This was seriously getting out of hand. Even I could see that. Now that darned squirrel was becoming an existential problem, much bigger than a mere technical challenge. Should I admit it.? 5:0. This uneven contest was starting to impact my life in ways I didn’t foresee. I lost my appetite but made up for it with a fortifying drink much earlier in the day then even on holidays. I became morose and self-absorbed and according to Clare was ‘lurking around the house like an old dog with it’s tail pulled in.’ I couldn’t let that bleeding squirrel win and make me capitulate and remove the birdfeeder altogether. The situation left me two choices: either tolerate Chip and live with it, practically impossible at this stage in my sorry life, or trap and kill it without Clare finding out about it, in itself almost an impossible feat in my inebriated and confused state. Also, could I live with the murder of an innocent woodsy animal on my conscience, just trying to survive in this mean old world,? Squirrels are people too I read somewhere. Those were my conundrums at the beginning of this brand new year. Not a promising start.
I realize this wasn’t ‘The old man and the Sea’, more like ‘The fool on the Hill’. This contest between squirrel and man mirrored my eternal battle against mediocrity: myself and my insights and feelings against the world; Chip exemplifying the world getting the better of me while I was trying to outwit nature which felt ever more like swatting at windmills like the legendary squire of La Mancha except where was my Pancho? Clare refused to take on that role. I was on my own.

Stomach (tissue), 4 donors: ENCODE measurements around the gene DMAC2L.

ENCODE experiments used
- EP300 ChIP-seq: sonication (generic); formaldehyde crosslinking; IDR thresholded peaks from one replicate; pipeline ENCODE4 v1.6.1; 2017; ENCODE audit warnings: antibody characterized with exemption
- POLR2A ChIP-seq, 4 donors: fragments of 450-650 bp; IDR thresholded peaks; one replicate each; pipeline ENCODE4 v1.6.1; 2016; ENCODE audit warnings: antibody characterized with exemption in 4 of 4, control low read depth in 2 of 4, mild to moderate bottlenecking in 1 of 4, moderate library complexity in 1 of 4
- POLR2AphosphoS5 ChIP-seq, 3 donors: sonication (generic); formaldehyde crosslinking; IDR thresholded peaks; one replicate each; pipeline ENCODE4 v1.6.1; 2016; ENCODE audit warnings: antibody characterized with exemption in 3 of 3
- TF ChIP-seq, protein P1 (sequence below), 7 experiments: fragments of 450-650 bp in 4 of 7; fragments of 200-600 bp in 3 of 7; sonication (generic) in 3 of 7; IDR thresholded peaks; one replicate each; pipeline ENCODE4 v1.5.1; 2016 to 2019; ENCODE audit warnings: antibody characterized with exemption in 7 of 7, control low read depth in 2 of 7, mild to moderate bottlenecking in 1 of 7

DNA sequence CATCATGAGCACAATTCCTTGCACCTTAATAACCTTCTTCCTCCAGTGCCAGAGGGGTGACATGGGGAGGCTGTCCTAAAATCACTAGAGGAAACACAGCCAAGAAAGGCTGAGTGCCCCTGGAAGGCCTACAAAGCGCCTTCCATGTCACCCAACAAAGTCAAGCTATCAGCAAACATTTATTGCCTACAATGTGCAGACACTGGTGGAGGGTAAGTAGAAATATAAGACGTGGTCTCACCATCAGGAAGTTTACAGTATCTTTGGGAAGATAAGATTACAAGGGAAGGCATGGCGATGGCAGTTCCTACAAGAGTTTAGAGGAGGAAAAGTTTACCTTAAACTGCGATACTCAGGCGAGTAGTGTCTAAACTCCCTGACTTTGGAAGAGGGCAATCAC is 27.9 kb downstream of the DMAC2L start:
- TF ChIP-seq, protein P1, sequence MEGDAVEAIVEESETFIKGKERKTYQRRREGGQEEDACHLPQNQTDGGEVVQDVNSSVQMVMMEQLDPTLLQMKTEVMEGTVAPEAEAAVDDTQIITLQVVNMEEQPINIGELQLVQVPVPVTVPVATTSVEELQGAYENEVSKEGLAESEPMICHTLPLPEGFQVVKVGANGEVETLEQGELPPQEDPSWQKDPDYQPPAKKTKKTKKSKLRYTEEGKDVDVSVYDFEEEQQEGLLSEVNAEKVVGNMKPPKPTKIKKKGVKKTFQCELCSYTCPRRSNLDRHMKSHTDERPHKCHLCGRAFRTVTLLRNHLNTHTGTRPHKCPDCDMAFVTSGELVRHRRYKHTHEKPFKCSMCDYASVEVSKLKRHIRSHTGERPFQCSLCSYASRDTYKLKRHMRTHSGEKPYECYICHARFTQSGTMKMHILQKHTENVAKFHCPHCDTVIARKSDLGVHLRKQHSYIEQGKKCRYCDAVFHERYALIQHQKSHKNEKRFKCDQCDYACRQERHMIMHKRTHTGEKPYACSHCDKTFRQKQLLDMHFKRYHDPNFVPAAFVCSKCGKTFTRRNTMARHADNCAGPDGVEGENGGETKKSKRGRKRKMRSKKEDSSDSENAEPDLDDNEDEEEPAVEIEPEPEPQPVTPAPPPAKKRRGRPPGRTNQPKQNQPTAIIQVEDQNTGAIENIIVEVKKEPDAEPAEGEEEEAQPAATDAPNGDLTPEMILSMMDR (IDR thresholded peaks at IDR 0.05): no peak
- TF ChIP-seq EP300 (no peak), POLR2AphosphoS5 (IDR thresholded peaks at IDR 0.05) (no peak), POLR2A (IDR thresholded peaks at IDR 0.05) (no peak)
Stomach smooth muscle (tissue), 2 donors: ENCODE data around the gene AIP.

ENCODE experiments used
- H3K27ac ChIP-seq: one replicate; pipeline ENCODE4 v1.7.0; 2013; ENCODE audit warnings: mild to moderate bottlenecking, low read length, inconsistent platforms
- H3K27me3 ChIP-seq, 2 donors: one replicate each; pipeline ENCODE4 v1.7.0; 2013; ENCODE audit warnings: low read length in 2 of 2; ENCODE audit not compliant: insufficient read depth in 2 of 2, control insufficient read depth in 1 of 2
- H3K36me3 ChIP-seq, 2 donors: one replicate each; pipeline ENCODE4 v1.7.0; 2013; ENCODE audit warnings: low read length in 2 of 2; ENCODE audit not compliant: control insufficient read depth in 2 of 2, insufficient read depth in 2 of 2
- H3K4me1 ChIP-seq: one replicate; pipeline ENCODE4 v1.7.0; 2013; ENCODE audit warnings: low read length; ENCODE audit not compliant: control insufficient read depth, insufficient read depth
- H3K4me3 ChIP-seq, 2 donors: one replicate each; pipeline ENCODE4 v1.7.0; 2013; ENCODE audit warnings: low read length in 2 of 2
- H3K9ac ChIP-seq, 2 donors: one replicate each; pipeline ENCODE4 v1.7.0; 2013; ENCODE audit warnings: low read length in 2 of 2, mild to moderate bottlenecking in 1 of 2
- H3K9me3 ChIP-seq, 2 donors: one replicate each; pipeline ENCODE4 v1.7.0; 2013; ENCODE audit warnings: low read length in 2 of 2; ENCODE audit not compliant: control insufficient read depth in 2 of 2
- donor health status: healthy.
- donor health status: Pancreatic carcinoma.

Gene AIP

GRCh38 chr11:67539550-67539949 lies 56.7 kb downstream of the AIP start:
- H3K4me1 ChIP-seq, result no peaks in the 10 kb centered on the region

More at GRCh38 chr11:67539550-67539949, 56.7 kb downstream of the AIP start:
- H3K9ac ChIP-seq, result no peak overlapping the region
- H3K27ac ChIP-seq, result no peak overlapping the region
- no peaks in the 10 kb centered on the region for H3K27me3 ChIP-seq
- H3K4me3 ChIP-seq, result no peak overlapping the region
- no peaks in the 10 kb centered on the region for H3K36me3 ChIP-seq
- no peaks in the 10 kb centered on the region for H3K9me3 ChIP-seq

I scanned the Internet and found dozens of sites about squirrels; anything from repellents to traps and all manner of squirrel-safe bird feeders. I even came across a U-tube video of a squirrel catapult, which would not go over with Clare. It was comforting to know that I was not alone.
And then Chip didn’t show up. Maybe he gave up, maybe he moved, maybe I scared him off – fat chance. It was a new development and it kind of took the wind out of my sails. I suddenly found myself hoping for Chip to reappear; he had become my raison d’être or more precisely, the bane of my existence. Truth is: I missed Chip and the endless hours of entertainment he provided. Now suddenly I was bored, trying hard to go back to of some of my neglected chores, like paying the January bills and answering belated Christmas e-mails, but always, out of the corner of my eyes, I kept a wary watch on the birdhouse, knowing full well that our acquaintance wasn’t over yet.
“There he is,” came Clare chirpy voice from the Kitchen. I almost dropped my coffee and sure enough there was. The audacity, the nerve, the utter lack of respect. That does it, I thought grimly. Chippy, as Clare calls the wily critter, left me no choice but do what is always called for in stalled and seemingly unresolvable situations: Compromise. I planted the birdhouse, which by the way I built with my own hands, in the yard on top of a 2m high, metal, telescopic pole. No way José could he get there without wings.
I placed a few conciliatory peanuts where the bird house used to be, for compensation and a token of our lasting relationship, hoping Chip would take the hint and go away. Clare thought I handled the dilemma with aplomb but missed seeing the birds from our living room window. “Birds didn’t get anywhere near the feeder while Chippy ruled the roost,” I said and she had to admit that I had a point.